Removing RVM

Sometime, installation goes wrong and the best option is to uninstall and reinstall the things. Lets assume that, our last RVM installation was not proper. So, you can remove it completely with below command

$rvm implode # you will see the below message
Are you SURE you wish for rvm to implode?
This will recursively remove /home/arun/.rvm and other rvm traces?
(anything other than ‘yes’ will cancel) > yes # thus write yes and press enter
Removing rvm-shipped binaries (rvm-prompt, rvm, rvm-sudo rvm-shell and rvm-auto-ruby)
Removing rvm wrappers in /home/arun/.rvm/bin
Hai! Removing /home/arun/.rvm
/home/arun/.rvm has been removed.
rvm has been fully removed. Note you may need to manually remove /etc/rvmrc and ~/.rvmrc if they exist still

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load testing with rails

One of our project is extensively based on API calls. The API service providers have there own bottleneck and take a lot of time to process our request and send the response. The overall page load time is not encouraging. The client wanted to test the robustness  of application and to see the overall response time when the number of concurrent user increases. Here, come the need to do load testing for the application. I tried to evaluate the tools available in the market. I came across below options.

Ruby Gems

being ruby developer, first I tried to find out some tools on ruby community like ruby toolbox and rubygems . I found some options at this link.

I give a try to two of the gems tourbus and trample.  They didn’t suits my need. I looked into other gems also and felt below

-> There is still not any decent gem available on rails community to do a average load testing

-> Most of the gem owners have left development and maintenance of the gems they started building

-> None, of the gems have a proper documentation or a demonstrable examples

-> The two gems I have tried have problem in there installation itself. Strange thing is that tourbus has fixed the reported installation issue with ruby 1.9.3 and above 4 months back, but still not pushed the code to Since bundle install gems from, you get the erroneous code which will not work with ruby 1.9.3. You can bypass the default by passing the git repository as source and get the current code but then it will get into some other trouble. I decided to better let it go  🙂

Opensource Tools

Surfing for free load testing tools , I come across below options. jmeter look best to me among them. jmeter have excellent documentation


-> Apache Jmeter

-> Tsung

-> Siege

Paid Load Testing Tools

I search for some paid tool also. Being paid, they are far better then other available options, at least I felt so 🙂

-> Neotys

They are providing free trial for one month. I installed it to give a try and find it amazing. It is easy to use with proper documentation and video tutorial . They also provide 24×7 technical support to help you out of any problem. Since, they have detailed explanation of how to, I managed it myself without any problem. I suits all my needs.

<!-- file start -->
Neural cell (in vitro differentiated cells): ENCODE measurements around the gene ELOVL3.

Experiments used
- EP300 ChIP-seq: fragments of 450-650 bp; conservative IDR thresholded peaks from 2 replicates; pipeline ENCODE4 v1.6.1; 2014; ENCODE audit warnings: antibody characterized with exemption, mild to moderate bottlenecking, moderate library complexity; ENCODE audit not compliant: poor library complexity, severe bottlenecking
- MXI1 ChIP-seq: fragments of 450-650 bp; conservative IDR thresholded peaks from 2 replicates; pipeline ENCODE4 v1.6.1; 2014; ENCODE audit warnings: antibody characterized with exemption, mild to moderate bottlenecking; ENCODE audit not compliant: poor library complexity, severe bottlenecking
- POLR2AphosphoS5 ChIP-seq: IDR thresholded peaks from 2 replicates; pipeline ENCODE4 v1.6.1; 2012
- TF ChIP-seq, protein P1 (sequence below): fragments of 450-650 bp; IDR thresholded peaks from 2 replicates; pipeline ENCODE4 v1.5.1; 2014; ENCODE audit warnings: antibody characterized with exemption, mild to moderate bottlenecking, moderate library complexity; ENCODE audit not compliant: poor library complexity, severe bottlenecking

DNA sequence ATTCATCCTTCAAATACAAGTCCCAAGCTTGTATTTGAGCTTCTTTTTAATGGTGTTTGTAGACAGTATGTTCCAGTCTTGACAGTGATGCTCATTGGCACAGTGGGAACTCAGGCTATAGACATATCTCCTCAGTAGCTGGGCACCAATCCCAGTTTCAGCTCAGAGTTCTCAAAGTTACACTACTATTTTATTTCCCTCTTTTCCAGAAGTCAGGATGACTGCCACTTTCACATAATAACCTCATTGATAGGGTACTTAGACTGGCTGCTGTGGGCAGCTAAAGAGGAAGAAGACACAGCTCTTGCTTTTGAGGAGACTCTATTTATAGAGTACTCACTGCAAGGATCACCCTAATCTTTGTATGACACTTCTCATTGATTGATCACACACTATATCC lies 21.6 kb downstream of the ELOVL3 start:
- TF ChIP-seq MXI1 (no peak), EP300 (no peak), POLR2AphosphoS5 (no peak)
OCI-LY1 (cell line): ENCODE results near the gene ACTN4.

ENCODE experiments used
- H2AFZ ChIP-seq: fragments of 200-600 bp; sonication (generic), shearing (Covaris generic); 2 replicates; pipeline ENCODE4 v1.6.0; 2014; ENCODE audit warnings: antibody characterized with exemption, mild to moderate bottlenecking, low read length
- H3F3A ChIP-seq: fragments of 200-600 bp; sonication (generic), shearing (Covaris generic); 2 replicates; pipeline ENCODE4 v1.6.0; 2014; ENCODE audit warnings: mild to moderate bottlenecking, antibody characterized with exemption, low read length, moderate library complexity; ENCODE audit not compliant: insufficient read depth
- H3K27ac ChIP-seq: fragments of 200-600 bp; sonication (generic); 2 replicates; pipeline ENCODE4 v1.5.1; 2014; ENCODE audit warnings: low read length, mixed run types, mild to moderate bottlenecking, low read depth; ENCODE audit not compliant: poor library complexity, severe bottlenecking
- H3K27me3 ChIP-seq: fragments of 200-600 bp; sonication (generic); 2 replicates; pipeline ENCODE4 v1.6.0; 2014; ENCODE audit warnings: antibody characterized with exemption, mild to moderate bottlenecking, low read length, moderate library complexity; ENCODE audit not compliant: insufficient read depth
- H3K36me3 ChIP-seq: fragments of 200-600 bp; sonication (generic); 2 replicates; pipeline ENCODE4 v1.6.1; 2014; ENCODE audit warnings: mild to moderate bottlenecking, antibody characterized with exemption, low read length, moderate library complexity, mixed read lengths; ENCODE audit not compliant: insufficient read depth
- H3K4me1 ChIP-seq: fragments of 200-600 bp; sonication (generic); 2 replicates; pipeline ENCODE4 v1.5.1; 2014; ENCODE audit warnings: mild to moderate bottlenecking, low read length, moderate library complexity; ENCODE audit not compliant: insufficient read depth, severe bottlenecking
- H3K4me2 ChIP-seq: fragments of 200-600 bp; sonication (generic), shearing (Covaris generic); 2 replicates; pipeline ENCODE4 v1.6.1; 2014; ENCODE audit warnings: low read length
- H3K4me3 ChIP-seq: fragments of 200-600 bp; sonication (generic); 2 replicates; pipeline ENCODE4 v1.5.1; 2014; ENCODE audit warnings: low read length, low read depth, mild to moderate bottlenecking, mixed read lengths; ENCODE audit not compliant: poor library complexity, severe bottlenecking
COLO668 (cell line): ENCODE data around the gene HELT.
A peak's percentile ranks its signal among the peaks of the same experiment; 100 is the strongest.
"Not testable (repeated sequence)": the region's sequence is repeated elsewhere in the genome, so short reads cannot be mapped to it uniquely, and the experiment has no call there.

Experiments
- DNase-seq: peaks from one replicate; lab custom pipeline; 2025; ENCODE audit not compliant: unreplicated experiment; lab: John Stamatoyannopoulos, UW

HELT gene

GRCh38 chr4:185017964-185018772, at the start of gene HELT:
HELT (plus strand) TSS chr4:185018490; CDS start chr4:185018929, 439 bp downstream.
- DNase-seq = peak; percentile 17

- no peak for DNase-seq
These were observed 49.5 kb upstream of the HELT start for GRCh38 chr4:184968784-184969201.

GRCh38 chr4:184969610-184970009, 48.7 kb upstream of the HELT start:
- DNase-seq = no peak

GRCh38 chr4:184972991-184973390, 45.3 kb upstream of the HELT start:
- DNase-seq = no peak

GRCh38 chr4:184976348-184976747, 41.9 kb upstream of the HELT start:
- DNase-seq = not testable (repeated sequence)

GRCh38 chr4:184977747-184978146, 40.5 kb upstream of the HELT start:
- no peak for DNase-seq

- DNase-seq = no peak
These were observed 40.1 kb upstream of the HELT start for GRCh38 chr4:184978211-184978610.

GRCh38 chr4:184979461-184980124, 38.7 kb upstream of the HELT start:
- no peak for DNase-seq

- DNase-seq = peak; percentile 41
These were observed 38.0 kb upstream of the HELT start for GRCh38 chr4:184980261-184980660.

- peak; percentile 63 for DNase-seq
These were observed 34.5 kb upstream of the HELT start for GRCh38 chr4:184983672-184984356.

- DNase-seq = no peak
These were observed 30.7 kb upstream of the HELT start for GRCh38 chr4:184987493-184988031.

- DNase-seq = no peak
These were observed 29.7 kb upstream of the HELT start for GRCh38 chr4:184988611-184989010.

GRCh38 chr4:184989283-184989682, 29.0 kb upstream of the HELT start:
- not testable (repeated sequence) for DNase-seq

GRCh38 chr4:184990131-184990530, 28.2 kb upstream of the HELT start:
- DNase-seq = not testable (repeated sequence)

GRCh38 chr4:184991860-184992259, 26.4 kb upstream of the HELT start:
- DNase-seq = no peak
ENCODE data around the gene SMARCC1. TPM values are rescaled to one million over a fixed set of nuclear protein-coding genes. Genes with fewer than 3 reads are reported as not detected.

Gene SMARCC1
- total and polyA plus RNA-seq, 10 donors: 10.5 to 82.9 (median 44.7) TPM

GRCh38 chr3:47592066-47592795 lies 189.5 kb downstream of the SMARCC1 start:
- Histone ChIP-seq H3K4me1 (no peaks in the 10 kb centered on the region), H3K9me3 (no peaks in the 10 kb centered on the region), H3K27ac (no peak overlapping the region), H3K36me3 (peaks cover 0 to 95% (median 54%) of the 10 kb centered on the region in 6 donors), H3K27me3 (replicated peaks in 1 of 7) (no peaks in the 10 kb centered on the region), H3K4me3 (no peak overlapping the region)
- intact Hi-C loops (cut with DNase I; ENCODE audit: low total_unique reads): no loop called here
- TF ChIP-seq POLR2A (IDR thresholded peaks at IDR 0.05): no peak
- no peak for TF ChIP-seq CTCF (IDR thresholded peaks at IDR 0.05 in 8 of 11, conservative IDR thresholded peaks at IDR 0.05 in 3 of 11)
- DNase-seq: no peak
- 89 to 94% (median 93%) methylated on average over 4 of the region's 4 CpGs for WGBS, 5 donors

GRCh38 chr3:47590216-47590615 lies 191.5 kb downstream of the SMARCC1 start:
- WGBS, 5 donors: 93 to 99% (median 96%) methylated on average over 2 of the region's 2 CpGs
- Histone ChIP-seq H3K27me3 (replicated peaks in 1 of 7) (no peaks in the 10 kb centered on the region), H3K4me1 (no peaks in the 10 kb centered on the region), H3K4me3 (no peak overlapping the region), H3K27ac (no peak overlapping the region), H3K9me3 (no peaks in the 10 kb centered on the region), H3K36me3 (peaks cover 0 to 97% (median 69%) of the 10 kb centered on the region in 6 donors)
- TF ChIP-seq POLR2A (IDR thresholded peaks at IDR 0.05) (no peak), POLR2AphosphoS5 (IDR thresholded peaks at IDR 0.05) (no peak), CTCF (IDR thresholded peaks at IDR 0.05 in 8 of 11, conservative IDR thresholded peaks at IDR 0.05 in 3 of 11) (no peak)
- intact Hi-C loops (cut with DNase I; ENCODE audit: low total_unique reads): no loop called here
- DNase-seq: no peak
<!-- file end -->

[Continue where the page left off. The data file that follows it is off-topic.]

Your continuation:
-> Load runner 

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multibox multiserver deployment with mina

I have explained how to deploy your rails app using mina in this post. Here, I will explain how to do deployment on multiple servers say demo, staging, testing, production etc. The logic is simple, we need to laod the configuration dynamically depending on the server we want to deploy. two things provided by mina is helpful. first it allow you to define your own task with task keyword and invoke other methods with invoke keyword. we will make use of both of them. we will separate all setings from deploy.rb file to a separate file, say deploy_conf.yml. The steps are almost same as I have explained here for single deployment. So go to the last post for step by step explaination

STEP 1: create a file deploy_conf.yml in config folder

This file will contain all the configuration settings for different server. Say, my demo and staging server content in it is as below

    domain: trantor@
    deploy_to: /var/www/
    branch: master
    rails_env: staging

    domain: trantor@
    deploy_to: /var/www/
    branch: master
    rails_env: demo

STEP 2: Setting the Staging server.

STEP 3: Create empty directory on server manually which required by mina as prequisite.  you should repeat this on each server

STEP 4: install and init mina

STEP 5: write the deployment code to deploy.rb file. Iam showing here only the lines which is added to code from this post


require ‘mina/rvm’ #from last post…add below code after it

require “yaml” #need to parse the yml file containing our configuration

YAML.load(‘config/deploy_conf.yml’)).keys.each do |server|
#we will loop over each server in deploy_conf.yml file and dynamically generate setup and deploy task for that
  desc %{Set up #{server} for deployment}
  task “setup_#{server}” => :environment do # for say demo server, this line is like task setup_demo
    load_config(server) # this will call load_config method below which will the load the configuration for that server
    invoke :setup # will invoke the setup method

  desc %{deploy to #{server} server}
  task “deploy_to_#{server}” => :environment do # for say demo server, this line is like task deploy_to_demo